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What to do if the Drinking Water test kits identify unusual of contaminants?

Should your drinking water test outside the desired values on the previous page, then it is recommended to contact your local water supplier as soon as possible; or review your filtering system if you use water from a private source. Any form of consumption should be avoided, this is especially true for bacteria and metals contamination. It is always a good idea to ask a neighbour, to see if they have the same problem or if it is specific to your property. Damaged pipes, internal storage tanks or piping systems can also be causes for problems and it is useful to check whether the problem arises from the mains-fed cold tap (normally the kitchen tap) or via the storage system (check the bathroom tap).

Some simple actions can be taken immediately:

  • Lead: Flush your pipes before drinking – the more time water has been sitting in the pipes the more lead it may contain. Only use cold water for drinking or cooking, especially for making baby formula. Hot water is likely to contain higher levels of lead. In the long term, look to replace any lead pipes.

  • Hardness and high pH: Invest in a water softener to reduce scaly residues and the amount of detergent required for washing clothes. But look out as essential minerals such as calcium and magnesium may be lost when the water is softened. In addition, most water softeners replace minerals with sodium which may have a negative effect on anyone who is on a sodium-restricted diet as well as babies who have a limited tolerance to sodium. Therefore, keep a separate unsoftened mains fed tap.

  • Chlorine: Chlorine plays an important part in ensuring that water stays clean whilst it is being delivered to the home (sanitising effect). There is no legal limit or guide value on the levels of chlorine, the levels however should be kept as low as possible whilst ensuring the quality of the water. Should you notice a smell or taste of chlorine occasionally, then this could also be due to maintenance work. Homes which are nearer to the water treatment facility then may notice the presence of chlorine more.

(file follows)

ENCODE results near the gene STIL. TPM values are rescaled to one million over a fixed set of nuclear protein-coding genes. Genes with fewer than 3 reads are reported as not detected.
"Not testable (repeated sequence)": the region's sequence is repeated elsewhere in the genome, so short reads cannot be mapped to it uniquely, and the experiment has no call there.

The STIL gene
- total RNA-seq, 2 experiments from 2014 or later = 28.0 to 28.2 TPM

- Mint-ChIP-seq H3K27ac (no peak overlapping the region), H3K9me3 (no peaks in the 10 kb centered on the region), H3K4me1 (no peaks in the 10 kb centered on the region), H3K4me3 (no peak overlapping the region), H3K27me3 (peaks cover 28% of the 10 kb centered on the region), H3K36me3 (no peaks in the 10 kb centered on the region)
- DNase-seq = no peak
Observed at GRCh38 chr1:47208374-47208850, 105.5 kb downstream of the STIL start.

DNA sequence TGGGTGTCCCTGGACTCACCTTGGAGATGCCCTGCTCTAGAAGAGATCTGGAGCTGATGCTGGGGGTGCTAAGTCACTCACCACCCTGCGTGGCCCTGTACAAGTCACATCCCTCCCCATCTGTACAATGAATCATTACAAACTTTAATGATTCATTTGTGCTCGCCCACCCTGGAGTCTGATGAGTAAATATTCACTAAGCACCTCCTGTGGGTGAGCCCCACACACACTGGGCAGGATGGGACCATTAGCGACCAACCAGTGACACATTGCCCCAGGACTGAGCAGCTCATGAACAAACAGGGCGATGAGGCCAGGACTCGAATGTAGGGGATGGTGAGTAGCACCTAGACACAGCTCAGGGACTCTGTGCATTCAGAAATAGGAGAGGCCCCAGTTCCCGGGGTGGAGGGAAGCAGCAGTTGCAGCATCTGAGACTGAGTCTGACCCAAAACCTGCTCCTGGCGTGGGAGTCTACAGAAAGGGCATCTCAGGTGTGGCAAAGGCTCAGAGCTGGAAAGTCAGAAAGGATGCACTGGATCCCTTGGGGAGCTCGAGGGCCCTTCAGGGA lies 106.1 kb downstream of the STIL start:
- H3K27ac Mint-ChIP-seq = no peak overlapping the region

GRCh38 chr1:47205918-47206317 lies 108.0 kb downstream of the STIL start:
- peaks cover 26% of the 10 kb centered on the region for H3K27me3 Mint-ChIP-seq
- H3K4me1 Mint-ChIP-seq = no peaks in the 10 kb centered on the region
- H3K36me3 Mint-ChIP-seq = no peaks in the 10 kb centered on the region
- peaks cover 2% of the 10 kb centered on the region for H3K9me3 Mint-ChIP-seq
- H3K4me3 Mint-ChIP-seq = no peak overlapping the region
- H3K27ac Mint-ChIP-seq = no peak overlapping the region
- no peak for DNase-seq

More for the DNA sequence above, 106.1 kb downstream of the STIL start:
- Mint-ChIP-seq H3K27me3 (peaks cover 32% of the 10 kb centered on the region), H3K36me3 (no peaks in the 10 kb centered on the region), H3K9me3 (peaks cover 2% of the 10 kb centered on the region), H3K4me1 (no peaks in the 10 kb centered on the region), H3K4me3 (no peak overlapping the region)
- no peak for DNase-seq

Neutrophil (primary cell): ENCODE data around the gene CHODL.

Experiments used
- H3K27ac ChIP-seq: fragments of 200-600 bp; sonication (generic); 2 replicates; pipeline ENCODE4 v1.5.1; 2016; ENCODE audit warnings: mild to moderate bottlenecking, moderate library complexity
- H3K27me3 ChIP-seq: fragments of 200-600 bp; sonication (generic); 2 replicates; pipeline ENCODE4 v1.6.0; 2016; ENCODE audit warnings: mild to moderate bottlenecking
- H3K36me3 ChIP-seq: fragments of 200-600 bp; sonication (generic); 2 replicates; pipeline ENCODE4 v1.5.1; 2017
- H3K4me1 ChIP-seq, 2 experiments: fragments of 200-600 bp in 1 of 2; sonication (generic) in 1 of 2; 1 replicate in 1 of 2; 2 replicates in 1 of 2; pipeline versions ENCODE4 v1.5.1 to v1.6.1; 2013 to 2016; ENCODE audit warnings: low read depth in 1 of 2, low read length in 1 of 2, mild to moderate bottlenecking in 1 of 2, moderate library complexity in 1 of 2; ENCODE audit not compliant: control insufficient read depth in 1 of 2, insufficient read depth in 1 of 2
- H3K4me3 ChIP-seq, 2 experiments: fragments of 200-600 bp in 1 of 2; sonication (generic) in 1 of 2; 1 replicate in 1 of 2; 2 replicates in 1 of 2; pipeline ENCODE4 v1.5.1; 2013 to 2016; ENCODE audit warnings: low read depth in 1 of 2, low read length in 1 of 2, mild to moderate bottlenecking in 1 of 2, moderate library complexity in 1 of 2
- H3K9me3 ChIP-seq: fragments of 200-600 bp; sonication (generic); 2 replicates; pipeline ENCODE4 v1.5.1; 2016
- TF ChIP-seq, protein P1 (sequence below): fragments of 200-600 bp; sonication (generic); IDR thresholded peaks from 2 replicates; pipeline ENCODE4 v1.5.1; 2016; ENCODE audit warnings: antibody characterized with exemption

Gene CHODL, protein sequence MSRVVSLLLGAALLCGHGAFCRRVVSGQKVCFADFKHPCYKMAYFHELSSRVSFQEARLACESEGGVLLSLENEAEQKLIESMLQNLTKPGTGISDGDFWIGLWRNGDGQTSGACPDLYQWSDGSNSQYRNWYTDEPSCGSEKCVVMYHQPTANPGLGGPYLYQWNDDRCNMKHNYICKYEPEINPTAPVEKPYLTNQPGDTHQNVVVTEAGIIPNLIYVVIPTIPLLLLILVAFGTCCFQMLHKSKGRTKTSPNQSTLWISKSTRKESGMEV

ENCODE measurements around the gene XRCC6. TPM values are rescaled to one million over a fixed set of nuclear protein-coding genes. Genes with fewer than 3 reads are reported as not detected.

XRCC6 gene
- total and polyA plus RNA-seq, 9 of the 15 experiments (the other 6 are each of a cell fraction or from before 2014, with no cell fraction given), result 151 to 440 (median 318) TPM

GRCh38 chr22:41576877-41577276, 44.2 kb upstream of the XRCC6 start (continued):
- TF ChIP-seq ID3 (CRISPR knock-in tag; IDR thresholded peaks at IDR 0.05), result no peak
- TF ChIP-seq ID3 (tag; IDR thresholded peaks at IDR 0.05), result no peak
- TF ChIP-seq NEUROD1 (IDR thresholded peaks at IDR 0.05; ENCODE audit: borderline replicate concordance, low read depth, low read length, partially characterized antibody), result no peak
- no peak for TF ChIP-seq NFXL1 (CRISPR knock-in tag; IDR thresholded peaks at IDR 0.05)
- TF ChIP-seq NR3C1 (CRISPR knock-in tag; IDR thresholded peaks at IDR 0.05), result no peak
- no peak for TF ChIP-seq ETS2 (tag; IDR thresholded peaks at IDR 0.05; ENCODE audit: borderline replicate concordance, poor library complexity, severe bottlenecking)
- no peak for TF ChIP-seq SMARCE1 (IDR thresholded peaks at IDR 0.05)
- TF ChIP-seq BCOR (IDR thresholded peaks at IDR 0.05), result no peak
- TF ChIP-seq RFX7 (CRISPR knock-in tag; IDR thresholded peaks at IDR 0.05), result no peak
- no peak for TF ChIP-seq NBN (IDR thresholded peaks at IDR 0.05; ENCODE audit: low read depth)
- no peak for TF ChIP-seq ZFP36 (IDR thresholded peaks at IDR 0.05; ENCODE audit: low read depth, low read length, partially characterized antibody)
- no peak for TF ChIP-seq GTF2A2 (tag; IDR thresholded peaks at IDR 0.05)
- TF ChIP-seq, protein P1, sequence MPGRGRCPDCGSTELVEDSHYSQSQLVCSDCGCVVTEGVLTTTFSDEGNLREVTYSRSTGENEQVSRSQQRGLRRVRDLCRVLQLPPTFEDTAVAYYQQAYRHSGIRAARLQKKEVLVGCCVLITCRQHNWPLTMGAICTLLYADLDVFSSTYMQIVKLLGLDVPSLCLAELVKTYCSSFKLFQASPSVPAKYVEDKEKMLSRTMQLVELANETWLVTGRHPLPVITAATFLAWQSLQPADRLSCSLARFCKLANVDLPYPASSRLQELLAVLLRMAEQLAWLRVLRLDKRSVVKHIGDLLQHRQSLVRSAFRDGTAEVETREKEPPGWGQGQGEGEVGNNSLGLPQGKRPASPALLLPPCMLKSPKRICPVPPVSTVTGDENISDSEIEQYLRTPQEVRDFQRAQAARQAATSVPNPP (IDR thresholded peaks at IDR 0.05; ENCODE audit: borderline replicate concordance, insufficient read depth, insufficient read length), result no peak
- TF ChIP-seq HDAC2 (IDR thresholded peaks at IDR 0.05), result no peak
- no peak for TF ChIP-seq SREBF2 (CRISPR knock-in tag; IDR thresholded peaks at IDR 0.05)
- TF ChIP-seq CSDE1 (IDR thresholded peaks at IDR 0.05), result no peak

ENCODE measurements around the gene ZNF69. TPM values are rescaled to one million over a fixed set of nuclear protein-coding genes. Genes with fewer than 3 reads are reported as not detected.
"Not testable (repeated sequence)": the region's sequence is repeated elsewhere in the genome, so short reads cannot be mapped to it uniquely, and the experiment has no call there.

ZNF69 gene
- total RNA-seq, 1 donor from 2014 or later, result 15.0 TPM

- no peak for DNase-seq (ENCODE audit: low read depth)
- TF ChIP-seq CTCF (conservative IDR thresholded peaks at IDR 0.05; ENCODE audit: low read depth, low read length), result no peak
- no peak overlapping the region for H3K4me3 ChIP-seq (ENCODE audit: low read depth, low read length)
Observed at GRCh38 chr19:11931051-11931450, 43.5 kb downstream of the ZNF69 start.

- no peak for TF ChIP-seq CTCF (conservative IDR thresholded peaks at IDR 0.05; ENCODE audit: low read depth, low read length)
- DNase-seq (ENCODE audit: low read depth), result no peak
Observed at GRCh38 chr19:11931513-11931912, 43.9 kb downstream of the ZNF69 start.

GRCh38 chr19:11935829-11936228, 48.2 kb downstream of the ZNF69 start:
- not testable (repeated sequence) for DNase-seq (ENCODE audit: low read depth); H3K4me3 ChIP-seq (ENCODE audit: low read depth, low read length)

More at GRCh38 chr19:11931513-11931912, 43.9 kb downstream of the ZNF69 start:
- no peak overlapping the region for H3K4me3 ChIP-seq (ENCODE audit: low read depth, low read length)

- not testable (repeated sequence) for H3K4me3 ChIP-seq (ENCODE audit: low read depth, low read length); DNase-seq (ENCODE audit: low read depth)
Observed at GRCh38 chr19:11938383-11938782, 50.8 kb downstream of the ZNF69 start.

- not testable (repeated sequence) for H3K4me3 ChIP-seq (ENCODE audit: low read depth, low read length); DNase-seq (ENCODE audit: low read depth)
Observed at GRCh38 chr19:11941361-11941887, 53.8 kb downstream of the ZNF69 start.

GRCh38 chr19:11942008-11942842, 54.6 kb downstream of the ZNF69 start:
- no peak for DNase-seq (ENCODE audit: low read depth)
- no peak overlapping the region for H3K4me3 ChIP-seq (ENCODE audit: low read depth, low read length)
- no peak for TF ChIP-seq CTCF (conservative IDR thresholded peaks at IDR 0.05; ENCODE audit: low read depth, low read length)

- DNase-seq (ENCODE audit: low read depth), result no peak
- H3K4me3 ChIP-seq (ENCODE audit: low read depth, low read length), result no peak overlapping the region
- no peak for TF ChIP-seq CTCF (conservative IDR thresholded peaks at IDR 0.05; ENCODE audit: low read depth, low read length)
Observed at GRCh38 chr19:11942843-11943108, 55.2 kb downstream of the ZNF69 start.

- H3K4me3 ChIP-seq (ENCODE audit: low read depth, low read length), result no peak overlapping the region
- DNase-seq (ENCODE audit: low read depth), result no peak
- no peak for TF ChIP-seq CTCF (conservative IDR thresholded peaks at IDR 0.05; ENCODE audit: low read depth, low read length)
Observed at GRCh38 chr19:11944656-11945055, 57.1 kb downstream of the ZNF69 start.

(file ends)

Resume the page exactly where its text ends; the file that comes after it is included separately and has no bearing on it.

If you find the smell unpleasant you could fill water in a jug, then put it in the fridge to cool down before consuming it as cold water loses the smell of chlorine. Always remember to throw away any unused water after 24 hours and clean the jug regularly.

  • Bacteria: If you have followed the test procedure correctly and the test result shows positive, then there is a high chance that there is some contamination of coliform bacteria in the water. E.coli is one type of coliform, but this may not necessarily be in water sample. A positive test result should be followed up by further investigations into the cause and consumption of water should be avoided immediately.

    High quality water filters, ionisers and reverse osmosis machines can also be used as additional water filtration system and can contribute to removing some of the most common contaminants. Filters can either be separate and portable or plumbed into the mains supply.



1. Always use freshly drawn cold water from the mains tap (usually the kitchen tap) for drinking or cooking.

2. Do not use hot water or water from your bathroom taps for drinking and cooking because it usually is not as fresh or as safe as water directly from the mains.

3. When water has not been used in the house for several hours (or days, ie. after a holiday), draw of a washing up bowl full of water rst. This way you avoid drinking water, which has been sitting in your pipes for a long time. You don’t need to waste any water, simply use it to water your houseplants or the garden.

4. If you notice a particularly bad or strong smell or taste, which makes your tap water unpalatable, or you notice a smell or taste, for the first time, which does not go away in a short time, then you should contact your water company immediately. Do not take any risks.

Get our Water testing kit here.